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Hugo DISTLER (1908-1942)
Totentanz Op. 12/2 (1934) [36:14]
Das ist geisslich wahr Op. 12/8 (1941/42) [7:08]
Fürwahr, er trug unsere Krankheit Op. 12/9 (1941/42) [9:30]
Christian Steyer (speaker); Lene Charlotte Böhme (child); Christine Rothe (renaissance flute)
Kammerchor Josquin des Préz/Ludwig Böhme
rec. 22-24 January, 4-5 May 2016, Lutherkirke Leipzig
CARUS 83.474 [52:22]

I hadn't heard of Hugo Distler until I received this CD for review. For others coming new to him, here’s some background. He was a German organist, choral conductor, teacher and composer. Born in Nuremberg he received his musical training at the Leipzig Conservatory. His compositional oeuvre focused mainly on choral and organ music. In 1931 he took up the role of organist at the Lübeck Jakobikirche, at the same time receiving an appointment to the faculty of the Lübeck Conservatory. He remained in these posts until 1937. It was a compositionally fruitful period when he wrote two of his major works: Weihnachtsgeschichte (The Christmas Story), Op. 10 in 1933, and Totentanz (Dance of Death) Op. 12/2 a year later. Life took a downward turn for him once Hitler took power in 1933. The spiritual/religious bent of his music ran contrary to the Nazi way of thinking, and it came to be regarded as degenerate. By 1940 he was working in Berlin. He became depressed as friends perished, allied bombing started and the threat of conscription loomed; he was a conscientious objector, a stance regarded at the time as a treasonable offence punishable by death. When it all became too much for him, he committed suicide by putting his head in his gas oven.

Taking centre-stage on this delightful disc is the Totentanz, composed in 1934 and premiered the same year at the 'Lübecker Sing- und Spielkreis' in St Catherine's church. It comprises an aphorism motet in fourteen sections. Distler drew on texts from one of the most famous mystics of the Baroque era Johannes Scheffler (1624-1677), a Silesian poet, theologian and physician, who titled himself the 'Silesian Angel'. He wrote 'The Cherubinic Pilgrim', a book of aphorisms which inspired, not only Distler, but also Heinrich Kaminski and Adolf Brunner. Totentanz also drew inspiration from the late Gothic paintings of 'The Dance of Death' in St. Mary's Lübeck, sadly destroyed during the war, and Leonhard Lechner Athesinus (c.1553-1606) posthumously published 'German Aphorisms on life and Death'. The structure of this chorale motet, divided into compact sections, formed a ground plan for Distler's own opus. Other features of the Lechner work that attracted Distler were the alternation of homophonic and polyphonic structures, use of melisma, the pentatonic scale and old church modes alternating with modern major-minor tonality.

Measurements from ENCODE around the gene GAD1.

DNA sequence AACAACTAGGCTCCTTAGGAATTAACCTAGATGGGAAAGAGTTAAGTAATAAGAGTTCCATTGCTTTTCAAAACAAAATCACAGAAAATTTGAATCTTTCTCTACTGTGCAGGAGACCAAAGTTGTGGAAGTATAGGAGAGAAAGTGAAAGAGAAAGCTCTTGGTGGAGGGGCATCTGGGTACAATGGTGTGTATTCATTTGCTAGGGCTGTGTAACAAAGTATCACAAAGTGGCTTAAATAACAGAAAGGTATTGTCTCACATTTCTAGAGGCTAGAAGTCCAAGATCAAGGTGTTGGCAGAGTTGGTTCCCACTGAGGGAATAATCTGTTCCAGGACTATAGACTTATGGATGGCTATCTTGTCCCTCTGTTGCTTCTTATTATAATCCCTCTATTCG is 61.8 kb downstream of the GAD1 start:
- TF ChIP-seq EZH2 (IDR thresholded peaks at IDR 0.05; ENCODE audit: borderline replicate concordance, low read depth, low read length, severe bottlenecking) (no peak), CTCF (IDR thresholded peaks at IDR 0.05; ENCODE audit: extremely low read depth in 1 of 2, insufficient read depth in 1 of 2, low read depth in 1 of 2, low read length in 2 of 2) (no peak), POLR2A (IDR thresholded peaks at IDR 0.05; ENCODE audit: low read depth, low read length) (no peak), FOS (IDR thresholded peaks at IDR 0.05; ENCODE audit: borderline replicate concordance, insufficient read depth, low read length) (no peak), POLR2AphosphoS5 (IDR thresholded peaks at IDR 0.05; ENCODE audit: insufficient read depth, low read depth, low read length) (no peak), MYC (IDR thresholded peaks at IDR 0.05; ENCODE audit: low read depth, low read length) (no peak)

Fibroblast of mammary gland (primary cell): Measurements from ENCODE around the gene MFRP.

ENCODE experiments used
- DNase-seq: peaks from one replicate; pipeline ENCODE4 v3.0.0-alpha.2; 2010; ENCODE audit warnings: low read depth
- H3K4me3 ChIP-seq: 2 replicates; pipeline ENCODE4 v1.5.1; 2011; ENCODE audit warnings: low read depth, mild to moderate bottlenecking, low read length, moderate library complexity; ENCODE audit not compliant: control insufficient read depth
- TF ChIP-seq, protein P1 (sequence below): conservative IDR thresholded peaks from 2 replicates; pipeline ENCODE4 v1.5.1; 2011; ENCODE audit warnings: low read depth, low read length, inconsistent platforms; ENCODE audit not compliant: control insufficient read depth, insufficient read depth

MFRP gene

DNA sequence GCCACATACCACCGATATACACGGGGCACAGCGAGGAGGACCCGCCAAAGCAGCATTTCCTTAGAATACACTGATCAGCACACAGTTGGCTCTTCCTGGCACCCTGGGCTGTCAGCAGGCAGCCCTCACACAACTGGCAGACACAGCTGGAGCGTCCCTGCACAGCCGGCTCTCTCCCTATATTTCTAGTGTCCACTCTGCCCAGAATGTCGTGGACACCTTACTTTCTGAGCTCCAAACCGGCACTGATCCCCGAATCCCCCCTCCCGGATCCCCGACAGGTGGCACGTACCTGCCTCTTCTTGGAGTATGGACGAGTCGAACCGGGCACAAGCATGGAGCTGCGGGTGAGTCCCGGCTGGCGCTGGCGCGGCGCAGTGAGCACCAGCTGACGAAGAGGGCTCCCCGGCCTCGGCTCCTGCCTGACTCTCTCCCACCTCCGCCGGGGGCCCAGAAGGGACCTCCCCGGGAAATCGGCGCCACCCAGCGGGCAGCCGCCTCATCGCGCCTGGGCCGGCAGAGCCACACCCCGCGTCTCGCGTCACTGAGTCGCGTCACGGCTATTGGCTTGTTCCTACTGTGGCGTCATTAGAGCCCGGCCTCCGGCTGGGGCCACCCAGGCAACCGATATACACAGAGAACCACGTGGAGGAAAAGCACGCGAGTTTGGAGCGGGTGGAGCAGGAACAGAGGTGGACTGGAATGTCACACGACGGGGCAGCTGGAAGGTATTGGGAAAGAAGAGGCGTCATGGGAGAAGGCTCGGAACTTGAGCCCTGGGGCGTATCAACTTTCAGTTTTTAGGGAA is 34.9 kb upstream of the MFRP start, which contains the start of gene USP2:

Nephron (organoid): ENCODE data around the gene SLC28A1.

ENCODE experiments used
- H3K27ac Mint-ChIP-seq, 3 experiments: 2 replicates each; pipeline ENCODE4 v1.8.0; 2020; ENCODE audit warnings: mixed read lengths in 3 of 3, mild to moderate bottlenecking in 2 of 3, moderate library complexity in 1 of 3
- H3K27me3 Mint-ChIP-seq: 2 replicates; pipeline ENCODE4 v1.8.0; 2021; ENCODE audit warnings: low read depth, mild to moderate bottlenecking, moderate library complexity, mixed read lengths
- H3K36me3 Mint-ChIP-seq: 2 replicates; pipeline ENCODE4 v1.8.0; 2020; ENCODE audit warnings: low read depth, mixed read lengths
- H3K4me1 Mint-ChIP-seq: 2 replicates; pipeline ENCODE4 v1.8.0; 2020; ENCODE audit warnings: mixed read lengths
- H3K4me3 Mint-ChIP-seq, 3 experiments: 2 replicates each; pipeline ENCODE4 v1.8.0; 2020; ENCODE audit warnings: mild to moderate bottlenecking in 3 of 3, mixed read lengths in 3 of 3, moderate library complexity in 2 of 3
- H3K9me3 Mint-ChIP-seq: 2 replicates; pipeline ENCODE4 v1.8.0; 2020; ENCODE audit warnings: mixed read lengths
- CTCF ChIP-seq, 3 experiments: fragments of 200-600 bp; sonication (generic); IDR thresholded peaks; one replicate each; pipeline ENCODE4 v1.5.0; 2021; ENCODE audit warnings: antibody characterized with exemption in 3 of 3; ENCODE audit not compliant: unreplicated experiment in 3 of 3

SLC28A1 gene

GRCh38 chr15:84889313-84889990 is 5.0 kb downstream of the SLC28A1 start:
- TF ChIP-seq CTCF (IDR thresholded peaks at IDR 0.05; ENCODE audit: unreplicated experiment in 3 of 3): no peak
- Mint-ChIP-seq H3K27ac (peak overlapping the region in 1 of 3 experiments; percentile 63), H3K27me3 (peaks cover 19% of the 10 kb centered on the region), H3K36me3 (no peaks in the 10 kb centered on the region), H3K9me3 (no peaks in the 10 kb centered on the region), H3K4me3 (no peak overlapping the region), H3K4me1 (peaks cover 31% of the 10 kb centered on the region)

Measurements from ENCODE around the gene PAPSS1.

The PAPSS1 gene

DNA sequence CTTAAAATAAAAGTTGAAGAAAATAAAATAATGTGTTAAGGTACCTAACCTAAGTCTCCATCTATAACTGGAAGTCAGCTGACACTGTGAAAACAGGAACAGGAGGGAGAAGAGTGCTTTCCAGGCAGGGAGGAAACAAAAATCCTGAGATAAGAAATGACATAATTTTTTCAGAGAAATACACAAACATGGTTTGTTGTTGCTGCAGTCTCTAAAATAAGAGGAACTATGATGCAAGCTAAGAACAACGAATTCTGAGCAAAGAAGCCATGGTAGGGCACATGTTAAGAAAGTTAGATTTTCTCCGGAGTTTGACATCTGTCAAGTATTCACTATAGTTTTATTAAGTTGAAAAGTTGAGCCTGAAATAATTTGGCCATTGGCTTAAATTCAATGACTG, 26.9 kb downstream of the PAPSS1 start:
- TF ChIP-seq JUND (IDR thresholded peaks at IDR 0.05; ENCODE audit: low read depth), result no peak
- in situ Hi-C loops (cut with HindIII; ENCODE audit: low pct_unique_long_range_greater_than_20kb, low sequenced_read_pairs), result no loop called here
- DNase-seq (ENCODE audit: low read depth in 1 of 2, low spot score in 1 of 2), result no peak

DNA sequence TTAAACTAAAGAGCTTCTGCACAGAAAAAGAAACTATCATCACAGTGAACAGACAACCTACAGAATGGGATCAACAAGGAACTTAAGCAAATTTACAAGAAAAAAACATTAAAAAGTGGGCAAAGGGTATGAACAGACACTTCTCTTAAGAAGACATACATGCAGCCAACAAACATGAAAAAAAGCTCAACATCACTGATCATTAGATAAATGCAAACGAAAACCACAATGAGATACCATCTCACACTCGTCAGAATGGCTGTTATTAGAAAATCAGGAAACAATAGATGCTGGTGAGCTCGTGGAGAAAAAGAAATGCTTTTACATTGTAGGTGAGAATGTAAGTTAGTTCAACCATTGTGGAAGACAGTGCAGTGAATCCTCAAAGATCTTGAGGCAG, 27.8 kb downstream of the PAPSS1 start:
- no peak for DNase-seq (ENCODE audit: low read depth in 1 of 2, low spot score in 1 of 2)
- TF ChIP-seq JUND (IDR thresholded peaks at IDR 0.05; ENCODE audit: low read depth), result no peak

In order to add to the dramatic impact of Totentanz, Distler inserted spoken dialogue between the fourteen musical aphorisms, which constitutes a dialogue between Death and its victims. The texts utilized were by the German pedagogue and librettist Johannes Klöcking (1883-1951). There's no connection between the sung and spoken components, so they can be performed separately if desired. For a performance of the work in Kassel in 1934, the composer also added a set of variations for solo flute on the old folk song 'There is a Reaper Whose Name is Death'. These flute solos were inserted between the fourteen sections fulfilling the role of a 'meditative contrast', and affording some cohesion. On the face of it, the work seems to provide those taking part with a range of performing options. For this recording, the 1934 Kassel performance offers a suitable and effective precedent, and the use of a renaissance flute, helps set the historical perspective.

The Kammerchor Josquin des Préz is conducted by Ludwig Böhme. There's marvellous clarity to the vocal contributions, with diction being remarkable clear. Ensemble is immaculate, as is tuning. The choir are aided by a sympathetic acoustic, both intimate and resonant. Christian Steyer recites the dialogues in German, which are provided in the booklet, together with the sung aphorisms. An English translation is provided. Steyer's rich, darkly-toned voice lends a certain intimacy. One of the dialogues is spoken by a child, Lene Charlotte Böhme. The flute solos are admirably played by Christine Rothe.

The two tuneful motets which end the disc are an added bonus. They are taken from Distler’s unfinished Geisliche Chormusik. Originally intended to frame a large St. John Passion, they display a deft skill in choral writing and are impressive for their chromatically harmonic complexity. Once again, the choir’s clear diction, pristine intonation and commitment is rewarding.

Stephen Greenbank



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